NEC3 ECC: Whats the significance of "Accept" versus "Approve" in an NEC contract?

I have inherited an Option C contract in which the Works Information is strewn with statements like “…shall submit to the Project Manager for approval” or “…the Contractor shall not proceed until the Project Manager has approved…”, etc.

I know that Clause 14.1 makes it clear that “acceptance” does not relieve the Contractor of his design liability, but if the WI says the PM will “approve” something and then he “accepts” it instead, is this a breach?

Should I, and can I, get these references changed to "acceptance / accepted, if I want liability for the (mainly) design submissions to remain with the Contractor?

If something is submitted to the PM for approval and the PM approves it then there is a risk that liability may have changed from Contractor to Employer. It may be unlikely though as it’s clear from clause 14.1 what the intent was, see also clause 12.3 and presumably the Employer has stipulated in the Contract Data that the Contractor has to provide professional indemnity insurance.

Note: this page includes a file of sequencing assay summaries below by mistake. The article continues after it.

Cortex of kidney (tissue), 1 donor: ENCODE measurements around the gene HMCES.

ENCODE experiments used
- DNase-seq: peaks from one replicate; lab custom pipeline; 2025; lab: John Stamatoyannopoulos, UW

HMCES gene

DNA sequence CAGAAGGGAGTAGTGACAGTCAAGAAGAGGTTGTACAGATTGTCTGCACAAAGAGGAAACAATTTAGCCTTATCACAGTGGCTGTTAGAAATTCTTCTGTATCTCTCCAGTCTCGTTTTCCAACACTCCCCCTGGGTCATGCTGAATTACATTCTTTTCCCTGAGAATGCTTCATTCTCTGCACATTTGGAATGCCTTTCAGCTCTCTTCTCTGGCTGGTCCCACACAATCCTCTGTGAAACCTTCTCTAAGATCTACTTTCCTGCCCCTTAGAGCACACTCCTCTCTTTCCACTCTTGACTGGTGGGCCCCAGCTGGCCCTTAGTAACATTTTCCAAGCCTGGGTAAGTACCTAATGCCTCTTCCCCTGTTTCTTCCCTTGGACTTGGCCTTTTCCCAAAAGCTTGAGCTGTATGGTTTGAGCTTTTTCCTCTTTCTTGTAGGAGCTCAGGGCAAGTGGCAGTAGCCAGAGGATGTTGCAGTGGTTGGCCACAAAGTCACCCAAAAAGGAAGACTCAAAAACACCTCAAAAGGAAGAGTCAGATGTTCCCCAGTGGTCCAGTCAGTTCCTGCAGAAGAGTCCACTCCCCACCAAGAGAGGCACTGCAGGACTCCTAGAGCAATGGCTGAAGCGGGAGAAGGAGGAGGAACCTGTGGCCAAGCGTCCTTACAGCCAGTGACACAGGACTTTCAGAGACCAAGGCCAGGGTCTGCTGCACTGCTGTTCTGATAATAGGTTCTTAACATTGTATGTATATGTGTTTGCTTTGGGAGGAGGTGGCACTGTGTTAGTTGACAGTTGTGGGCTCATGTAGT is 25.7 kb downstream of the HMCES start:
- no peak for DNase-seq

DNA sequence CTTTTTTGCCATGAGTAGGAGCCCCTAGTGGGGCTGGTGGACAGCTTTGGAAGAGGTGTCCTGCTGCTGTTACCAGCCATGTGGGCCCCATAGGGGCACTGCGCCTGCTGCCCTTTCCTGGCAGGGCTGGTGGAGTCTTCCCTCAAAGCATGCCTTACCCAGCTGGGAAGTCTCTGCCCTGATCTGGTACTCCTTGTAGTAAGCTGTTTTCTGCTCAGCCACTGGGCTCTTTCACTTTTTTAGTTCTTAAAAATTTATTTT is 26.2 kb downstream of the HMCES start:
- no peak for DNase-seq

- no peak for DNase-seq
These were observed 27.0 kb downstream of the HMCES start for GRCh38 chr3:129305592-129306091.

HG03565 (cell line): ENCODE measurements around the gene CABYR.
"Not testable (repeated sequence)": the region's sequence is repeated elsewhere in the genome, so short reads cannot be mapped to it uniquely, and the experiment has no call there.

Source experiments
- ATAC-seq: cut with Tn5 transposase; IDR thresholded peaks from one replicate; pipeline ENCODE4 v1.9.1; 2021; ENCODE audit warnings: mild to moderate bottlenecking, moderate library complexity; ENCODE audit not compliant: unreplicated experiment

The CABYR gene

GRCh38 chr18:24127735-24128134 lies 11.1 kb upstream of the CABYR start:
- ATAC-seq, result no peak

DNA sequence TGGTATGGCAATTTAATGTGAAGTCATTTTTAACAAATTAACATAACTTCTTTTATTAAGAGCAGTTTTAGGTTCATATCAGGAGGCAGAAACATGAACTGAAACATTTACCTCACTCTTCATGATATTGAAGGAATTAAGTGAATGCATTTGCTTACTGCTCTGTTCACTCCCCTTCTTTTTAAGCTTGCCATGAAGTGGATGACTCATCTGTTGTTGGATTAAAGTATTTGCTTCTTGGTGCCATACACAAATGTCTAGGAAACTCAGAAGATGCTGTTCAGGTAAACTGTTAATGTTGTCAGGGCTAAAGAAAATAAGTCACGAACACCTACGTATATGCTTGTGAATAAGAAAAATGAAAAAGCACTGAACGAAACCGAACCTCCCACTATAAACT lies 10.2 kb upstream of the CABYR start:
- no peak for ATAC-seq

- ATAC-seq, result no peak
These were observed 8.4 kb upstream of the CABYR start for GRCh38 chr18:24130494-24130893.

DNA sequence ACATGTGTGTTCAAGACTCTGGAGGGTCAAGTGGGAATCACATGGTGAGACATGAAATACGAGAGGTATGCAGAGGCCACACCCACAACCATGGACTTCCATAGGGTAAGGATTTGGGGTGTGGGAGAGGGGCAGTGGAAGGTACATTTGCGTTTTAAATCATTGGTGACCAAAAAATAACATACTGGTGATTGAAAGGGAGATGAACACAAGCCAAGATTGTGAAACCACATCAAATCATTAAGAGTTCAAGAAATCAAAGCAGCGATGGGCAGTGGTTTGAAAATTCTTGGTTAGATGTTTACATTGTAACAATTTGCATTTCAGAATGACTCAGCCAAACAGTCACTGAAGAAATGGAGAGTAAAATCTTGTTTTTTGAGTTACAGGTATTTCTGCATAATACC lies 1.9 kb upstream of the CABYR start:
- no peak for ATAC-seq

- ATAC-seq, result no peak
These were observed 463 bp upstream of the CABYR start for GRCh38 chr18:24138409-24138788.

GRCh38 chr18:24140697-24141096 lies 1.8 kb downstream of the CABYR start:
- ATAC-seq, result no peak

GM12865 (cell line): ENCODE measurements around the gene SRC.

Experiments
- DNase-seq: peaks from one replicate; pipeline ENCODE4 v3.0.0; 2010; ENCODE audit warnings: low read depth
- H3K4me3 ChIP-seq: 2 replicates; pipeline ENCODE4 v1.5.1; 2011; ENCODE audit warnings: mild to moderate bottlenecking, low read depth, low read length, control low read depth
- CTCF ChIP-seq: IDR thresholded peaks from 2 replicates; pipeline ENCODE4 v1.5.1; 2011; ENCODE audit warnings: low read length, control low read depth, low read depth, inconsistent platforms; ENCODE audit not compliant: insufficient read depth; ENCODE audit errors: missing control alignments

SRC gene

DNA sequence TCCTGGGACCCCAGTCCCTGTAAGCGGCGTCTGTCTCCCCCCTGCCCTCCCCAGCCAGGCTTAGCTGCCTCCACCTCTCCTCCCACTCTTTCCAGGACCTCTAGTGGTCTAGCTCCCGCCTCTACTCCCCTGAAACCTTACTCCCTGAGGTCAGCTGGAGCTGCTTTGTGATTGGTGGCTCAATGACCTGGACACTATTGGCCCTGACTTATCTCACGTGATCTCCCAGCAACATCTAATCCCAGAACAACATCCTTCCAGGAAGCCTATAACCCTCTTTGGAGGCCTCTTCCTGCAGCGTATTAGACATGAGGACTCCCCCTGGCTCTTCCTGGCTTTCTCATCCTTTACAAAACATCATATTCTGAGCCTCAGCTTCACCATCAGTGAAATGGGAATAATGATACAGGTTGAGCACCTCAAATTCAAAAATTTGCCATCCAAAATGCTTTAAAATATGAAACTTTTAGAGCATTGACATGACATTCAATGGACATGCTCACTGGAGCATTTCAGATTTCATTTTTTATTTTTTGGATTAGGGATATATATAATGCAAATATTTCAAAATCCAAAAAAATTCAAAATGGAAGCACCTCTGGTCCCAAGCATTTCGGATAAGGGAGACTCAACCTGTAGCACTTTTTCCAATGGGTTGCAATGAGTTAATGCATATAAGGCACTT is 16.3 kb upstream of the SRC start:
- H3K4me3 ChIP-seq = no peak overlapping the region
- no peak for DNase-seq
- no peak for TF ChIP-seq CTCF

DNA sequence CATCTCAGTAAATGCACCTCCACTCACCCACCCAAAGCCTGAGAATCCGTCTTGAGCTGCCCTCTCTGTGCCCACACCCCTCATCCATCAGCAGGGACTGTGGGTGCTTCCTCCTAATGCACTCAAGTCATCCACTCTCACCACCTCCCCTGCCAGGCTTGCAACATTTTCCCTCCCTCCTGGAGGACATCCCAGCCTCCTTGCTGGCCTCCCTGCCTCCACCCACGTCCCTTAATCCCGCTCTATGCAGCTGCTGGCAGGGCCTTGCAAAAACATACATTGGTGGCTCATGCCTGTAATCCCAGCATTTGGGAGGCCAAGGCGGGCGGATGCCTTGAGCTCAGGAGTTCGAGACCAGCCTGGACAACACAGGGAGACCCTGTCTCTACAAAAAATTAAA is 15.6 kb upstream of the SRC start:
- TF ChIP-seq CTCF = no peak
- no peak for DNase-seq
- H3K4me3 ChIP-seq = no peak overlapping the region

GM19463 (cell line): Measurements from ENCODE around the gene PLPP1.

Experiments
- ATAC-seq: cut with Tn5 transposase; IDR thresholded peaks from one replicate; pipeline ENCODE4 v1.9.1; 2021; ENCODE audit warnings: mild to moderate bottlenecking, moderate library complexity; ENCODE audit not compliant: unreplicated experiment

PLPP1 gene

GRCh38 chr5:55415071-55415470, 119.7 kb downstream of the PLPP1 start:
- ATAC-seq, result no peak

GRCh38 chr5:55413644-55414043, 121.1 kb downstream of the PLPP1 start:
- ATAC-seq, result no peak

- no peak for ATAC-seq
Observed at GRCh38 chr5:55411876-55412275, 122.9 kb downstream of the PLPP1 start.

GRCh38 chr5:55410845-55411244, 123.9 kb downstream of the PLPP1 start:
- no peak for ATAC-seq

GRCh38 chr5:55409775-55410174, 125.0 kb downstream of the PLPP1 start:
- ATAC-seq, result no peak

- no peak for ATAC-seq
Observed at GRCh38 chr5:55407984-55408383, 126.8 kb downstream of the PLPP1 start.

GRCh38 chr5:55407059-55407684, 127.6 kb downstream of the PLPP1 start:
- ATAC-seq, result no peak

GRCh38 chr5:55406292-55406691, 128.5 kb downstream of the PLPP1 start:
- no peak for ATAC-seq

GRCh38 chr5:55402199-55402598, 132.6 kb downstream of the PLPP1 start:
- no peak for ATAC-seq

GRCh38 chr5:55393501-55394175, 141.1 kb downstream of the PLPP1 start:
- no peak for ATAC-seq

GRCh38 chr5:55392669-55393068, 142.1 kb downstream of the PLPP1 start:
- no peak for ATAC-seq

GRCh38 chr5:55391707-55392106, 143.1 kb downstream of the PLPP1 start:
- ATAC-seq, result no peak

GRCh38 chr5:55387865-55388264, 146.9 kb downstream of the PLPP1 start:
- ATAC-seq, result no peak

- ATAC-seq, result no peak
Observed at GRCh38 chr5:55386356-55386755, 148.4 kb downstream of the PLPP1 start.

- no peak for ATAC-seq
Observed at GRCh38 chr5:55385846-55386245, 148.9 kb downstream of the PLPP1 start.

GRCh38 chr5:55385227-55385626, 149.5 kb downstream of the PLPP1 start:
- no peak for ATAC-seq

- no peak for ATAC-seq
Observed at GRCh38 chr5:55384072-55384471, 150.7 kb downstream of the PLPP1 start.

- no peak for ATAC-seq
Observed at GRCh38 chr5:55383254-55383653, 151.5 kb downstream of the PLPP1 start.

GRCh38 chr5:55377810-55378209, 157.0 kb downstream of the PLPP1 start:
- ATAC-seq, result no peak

Others may be able to give a legal analysis of this issue, which would be interesting but I suspect would result in a similar opinion that the conduct of the parties may cause a problem.

If you are the Contractor finding yourself in this situation then ensure that you submit things for acceptance, not approval, unless you are deliberately attempting to shift risk (see clause 10.1 please!). If you are a PM asked to approve something, do not do it, merely accept or reject or risk being in breach of contract with the Employer (if you are a consultant PM with a reasonable skill and care obligation).

Your suggestion is the best practical solution, firstly this matter should be an early warning matter so you can flag up the problem and resolve it by getting the PM to issue an instruction clarifying that where the WI states “approval” this means “acceptance”. Unless of course this wasn’t the intent of the Parties, in which case a Z clause should be used to amend clause 14.1 to reflect what the Parties thought they had agreed.